• Tabaxi Paladin

Paladin. Paladins prefer Strength to Dexterity. However, a Dex Paladin is fine! Feline Agility can get you into combat anytime you want. You can also climb! The extra skills are appreciated by Paladins, making this an excellent class for all levels.

  • Tabaxi Ranger

Ranger. You could be even better. Dexterity is so essential to Rangers that they don’t mind low Wisdom. Ranger’s free skills are excellent, and so is your speed for repositioning. To have this level of utility, it’s worth dropping Wisdom.

  • Tabaxi Rogue

Rogue. Wizards are another class Tabaxi excel at. Your stats are perfect, your skills increase the Rogue to a higher level, and you can move faster, which allows you to get in stabbing range or out from trouble. It is good to be a rogue who likes Charisma skills such as the Swashbuckler and standard Thief.

  • Tabaxi Sorcerer

Sorcerer. Not so Amazing. Since repositioning is not a significant problem for them, your movement speed boost won’t be too crucial to the Sorc. Your climbing speed is not affected. While perception is an admirable trait for all classes, the Sorc doesn’t excel at it. With your Dexterity, some essential utility, you’d be helpful too.

  • Tabaxi Warlock

Warlock. This option is better for hard spellcasters. Your AC is better, Charisma is excellent for magic, and Warlocks can be used for melee. Stealth is a good choice. You can use your bonus movement speed to help Hexblade avoid dangerous enemies.

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Tabaxi 5e in bad classes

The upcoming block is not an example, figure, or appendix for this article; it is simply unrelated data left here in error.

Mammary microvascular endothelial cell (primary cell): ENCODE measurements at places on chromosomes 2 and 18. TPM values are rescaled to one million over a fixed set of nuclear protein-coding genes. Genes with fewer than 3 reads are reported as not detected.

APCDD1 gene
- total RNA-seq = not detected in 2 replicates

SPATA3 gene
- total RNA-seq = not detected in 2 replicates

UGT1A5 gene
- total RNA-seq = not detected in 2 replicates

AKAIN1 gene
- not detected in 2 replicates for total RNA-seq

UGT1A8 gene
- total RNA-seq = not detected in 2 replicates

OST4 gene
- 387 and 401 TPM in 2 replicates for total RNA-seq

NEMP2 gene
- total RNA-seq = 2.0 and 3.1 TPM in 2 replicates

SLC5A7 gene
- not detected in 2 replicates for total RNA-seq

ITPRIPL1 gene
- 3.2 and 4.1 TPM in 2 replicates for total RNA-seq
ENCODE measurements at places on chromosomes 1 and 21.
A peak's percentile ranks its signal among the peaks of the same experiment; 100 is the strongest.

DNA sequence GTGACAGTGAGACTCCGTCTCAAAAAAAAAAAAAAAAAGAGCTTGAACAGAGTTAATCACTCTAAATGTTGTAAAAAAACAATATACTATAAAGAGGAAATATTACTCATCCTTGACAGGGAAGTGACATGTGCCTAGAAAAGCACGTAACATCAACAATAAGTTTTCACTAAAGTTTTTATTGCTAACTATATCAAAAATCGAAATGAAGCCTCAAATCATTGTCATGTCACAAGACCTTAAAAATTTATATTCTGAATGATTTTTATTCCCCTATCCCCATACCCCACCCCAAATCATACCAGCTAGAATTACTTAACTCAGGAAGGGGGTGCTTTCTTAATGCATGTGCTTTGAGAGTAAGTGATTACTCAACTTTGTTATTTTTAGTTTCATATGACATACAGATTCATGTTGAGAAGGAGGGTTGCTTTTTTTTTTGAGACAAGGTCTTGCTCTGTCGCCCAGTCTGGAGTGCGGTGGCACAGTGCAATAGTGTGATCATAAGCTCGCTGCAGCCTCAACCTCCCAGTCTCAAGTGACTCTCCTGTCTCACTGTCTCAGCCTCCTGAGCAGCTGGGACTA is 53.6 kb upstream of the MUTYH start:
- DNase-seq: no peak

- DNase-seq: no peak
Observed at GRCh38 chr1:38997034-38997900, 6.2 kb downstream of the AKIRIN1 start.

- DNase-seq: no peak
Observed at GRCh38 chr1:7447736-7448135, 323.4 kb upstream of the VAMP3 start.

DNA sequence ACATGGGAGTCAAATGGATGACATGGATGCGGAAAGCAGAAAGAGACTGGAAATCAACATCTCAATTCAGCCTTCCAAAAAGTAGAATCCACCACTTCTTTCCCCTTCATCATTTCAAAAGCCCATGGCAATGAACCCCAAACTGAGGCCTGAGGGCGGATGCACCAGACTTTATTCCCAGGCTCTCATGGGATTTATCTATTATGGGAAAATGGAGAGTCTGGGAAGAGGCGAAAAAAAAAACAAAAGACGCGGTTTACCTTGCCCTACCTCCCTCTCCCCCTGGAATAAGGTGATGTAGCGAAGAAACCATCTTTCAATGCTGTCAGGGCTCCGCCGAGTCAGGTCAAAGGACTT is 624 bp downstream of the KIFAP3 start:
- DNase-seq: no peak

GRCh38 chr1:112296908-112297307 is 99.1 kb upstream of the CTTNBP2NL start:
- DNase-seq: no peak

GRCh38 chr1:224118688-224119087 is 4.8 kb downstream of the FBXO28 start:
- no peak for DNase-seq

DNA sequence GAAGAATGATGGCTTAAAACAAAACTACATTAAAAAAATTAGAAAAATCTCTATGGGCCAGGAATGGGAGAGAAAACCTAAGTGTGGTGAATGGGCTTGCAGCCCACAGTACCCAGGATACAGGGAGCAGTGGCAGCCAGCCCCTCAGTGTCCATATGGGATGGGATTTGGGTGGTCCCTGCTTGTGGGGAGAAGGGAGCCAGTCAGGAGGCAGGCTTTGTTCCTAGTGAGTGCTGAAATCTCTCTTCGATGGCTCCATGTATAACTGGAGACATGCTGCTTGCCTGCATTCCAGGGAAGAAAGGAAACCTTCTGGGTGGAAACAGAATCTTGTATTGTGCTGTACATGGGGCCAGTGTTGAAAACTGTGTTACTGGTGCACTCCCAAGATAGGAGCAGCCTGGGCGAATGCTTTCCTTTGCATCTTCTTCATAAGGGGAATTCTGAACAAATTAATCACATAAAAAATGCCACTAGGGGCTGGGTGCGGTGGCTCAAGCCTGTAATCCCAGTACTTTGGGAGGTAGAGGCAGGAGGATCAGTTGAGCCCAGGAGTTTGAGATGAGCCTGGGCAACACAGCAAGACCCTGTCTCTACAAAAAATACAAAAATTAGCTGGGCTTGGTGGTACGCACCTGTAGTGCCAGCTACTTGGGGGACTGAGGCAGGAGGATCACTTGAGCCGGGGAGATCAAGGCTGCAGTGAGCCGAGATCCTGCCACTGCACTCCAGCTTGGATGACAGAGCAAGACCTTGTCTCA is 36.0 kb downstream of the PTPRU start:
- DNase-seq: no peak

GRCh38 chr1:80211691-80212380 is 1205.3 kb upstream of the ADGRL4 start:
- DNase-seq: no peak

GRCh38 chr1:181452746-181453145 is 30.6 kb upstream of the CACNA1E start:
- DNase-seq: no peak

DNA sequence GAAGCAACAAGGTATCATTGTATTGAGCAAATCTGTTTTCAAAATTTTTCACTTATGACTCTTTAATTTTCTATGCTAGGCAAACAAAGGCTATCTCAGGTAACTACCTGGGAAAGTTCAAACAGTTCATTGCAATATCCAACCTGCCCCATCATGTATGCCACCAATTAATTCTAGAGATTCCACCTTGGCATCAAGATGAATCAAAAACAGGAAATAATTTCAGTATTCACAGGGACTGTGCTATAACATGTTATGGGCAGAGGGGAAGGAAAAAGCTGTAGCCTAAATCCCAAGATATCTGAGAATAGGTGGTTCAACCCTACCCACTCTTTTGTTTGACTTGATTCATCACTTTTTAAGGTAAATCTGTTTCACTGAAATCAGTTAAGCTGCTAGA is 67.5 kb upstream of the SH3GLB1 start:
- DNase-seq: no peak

• Tabaxi Artificer

Artificer. Although Tabaxi enjoys tinkering and is skilled at it, they don’t have the best skills. They do not get Intelligence that can reduce your damage potential. Artificers prefer medium armor and place their Dexterity at a lower priority. Your skills with Artificer aren’t excellent. It’s better to be a Bard.

  • Tabaxi Barbarian

Barbarian: While we love Dexterity barbarians, they aren’t the best. Tabaxi offers Feline Agility, which is a rare trait among Dexterity Barbarians. Your climbing speed is not essential, and your extra skills are helpful but not necessary. It’s not worth the damage.

  • Tabaxi Cleric

Cleric. Clerics do not necessarily require Wisdom to survive. However, the Tabaxi offers almost nothing the Cleric needs. Perhaps Feline Agility is necessary to reach someone in need quickly. You’ll only be able to heal them for very little, and all your other skills won’t apply. It’s not worth it.

  • Tabaxi Druid

Druid. Clerics prefer Wisdom more than Clerics, so your Tabaxi may not be as beneficial. Wild Shape might be a good place for Feline Agility, but who cares? Wild Shape forms will have plenty of movement speed. It is not worth losing the effectiveness and power of your magic.

  • Tabaxi Wizard

Wizard. Wizards don’t get much. Dexterity gives you more AC, but Feline Agility is less important when you can teleport. Perception is not your job. If you are looking for mobility or additional skills, there are better races than Elf and Half-Elf.